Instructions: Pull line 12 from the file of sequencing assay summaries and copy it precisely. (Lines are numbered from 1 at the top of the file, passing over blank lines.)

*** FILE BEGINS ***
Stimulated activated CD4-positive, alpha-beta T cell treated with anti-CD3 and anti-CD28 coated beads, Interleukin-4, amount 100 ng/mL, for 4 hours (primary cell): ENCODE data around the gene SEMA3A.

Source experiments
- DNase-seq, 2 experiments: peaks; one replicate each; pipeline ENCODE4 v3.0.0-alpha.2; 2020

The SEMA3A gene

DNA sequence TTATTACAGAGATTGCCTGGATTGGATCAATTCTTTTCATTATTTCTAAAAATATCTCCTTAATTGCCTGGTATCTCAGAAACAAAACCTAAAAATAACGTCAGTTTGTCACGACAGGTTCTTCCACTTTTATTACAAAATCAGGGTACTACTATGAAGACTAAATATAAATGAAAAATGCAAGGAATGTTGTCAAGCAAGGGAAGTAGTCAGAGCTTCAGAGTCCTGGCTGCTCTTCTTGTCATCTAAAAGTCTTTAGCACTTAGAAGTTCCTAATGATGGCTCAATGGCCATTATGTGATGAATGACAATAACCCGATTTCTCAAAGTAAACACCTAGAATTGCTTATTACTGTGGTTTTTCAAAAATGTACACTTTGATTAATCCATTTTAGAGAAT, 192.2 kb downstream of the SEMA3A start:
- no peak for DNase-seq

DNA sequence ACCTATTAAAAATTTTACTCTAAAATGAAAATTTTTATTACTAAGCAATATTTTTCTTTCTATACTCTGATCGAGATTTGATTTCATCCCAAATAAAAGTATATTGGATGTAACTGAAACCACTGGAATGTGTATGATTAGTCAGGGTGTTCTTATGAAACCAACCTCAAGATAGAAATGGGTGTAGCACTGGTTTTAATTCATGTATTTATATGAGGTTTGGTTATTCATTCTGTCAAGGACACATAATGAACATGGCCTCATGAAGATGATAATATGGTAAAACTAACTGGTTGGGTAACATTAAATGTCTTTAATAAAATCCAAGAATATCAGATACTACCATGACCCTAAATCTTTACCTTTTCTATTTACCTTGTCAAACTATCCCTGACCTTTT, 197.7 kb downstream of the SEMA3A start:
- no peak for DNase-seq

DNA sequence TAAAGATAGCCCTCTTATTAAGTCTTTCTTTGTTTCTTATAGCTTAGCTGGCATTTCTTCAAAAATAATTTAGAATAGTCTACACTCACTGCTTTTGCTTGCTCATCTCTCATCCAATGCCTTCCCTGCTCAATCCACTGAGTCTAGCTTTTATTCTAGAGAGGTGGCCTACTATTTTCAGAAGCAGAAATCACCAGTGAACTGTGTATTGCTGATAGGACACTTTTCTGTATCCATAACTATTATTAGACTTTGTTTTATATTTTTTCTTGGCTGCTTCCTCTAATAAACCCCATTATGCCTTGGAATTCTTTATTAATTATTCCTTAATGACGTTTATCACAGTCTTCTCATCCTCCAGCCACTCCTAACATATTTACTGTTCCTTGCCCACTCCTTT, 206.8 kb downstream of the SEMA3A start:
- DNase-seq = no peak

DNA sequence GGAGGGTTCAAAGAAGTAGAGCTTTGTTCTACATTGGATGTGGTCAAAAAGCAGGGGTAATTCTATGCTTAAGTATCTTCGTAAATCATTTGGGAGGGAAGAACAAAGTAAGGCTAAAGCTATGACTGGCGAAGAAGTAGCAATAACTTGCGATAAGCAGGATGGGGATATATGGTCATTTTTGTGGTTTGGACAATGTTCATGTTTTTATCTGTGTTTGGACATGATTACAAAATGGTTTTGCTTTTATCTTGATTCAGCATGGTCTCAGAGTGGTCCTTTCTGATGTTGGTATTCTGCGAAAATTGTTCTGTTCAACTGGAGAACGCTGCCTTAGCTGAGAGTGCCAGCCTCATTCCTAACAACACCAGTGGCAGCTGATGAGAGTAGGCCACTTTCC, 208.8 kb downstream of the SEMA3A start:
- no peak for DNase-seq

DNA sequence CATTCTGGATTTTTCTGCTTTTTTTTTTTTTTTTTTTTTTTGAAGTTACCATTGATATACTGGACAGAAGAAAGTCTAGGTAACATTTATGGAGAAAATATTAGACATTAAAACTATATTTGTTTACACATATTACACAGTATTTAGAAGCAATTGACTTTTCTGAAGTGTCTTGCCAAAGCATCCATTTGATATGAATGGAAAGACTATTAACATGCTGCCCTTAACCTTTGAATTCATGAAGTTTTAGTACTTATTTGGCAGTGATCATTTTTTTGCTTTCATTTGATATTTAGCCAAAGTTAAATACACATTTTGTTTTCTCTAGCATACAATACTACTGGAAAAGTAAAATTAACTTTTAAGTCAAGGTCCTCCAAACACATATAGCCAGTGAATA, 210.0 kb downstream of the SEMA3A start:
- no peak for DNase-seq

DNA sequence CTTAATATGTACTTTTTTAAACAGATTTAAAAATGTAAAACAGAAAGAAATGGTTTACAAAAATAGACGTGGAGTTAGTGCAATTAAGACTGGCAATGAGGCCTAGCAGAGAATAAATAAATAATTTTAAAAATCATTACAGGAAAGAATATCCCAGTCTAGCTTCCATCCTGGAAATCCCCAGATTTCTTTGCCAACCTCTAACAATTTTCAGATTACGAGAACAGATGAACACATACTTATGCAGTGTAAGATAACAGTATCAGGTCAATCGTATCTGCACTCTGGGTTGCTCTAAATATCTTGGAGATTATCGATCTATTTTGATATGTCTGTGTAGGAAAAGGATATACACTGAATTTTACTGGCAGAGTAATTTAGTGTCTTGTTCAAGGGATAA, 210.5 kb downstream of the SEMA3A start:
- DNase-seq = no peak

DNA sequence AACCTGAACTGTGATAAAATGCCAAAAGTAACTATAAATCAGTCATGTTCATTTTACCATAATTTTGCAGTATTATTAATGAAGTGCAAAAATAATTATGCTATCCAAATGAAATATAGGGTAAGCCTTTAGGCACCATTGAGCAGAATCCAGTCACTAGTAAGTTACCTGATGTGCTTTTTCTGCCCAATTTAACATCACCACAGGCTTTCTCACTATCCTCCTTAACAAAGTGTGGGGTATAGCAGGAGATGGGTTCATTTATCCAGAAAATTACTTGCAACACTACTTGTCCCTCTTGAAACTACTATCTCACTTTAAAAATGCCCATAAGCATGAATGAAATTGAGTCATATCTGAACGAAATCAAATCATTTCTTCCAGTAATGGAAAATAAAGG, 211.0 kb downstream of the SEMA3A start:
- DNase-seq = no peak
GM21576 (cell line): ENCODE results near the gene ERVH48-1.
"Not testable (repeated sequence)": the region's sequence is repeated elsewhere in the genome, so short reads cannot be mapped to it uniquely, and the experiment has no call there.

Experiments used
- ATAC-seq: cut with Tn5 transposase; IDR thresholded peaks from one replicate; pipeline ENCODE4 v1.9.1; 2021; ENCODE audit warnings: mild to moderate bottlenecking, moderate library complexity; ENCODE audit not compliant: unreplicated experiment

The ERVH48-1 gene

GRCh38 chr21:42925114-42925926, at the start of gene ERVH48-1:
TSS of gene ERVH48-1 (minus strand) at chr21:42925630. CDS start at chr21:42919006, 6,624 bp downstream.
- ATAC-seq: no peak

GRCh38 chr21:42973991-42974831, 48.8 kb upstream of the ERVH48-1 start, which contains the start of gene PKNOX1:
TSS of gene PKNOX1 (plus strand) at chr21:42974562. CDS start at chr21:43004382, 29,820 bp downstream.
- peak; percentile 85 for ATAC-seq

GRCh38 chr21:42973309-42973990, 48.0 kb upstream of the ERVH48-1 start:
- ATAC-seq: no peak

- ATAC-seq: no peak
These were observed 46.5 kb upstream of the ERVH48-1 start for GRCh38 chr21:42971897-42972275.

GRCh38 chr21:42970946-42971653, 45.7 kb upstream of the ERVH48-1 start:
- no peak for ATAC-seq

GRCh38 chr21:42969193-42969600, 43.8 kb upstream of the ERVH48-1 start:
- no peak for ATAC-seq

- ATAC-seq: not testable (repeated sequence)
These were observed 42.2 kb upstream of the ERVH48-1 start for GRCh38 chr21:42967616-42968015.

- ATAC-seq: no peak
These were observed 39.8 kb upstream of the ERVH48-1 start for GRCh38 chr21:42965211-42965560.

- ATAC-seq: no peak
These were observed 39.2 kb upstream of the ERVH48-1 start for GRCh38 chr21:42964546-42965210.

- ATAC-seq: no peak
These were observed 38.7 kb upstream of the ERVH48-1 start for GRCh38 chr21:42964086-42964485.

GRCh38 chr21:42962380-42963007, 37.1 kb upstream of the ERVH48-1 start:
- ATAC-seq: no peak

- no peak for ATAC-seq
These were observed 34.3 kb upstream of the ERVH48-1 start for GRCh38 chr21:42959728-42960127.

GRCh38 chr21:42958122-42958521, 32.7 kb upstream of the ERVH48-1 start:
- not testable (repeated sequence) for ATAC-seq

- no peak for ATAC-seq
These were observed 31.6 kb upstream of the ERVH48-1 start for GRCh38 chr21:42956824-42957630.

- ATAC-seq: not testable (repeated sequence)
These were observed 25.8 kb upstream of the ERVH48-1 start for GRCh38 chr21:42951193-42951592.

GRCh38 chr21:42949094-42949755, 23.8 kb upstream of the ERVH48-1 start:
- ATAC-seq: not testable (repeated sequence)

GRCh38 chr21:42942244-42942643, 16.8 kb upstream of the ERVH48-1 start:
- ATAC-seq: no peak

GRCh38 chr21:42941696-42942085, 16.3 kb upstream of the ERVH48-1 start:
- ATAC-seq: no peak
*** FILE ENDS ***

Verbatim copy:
- no peak for DNase-seq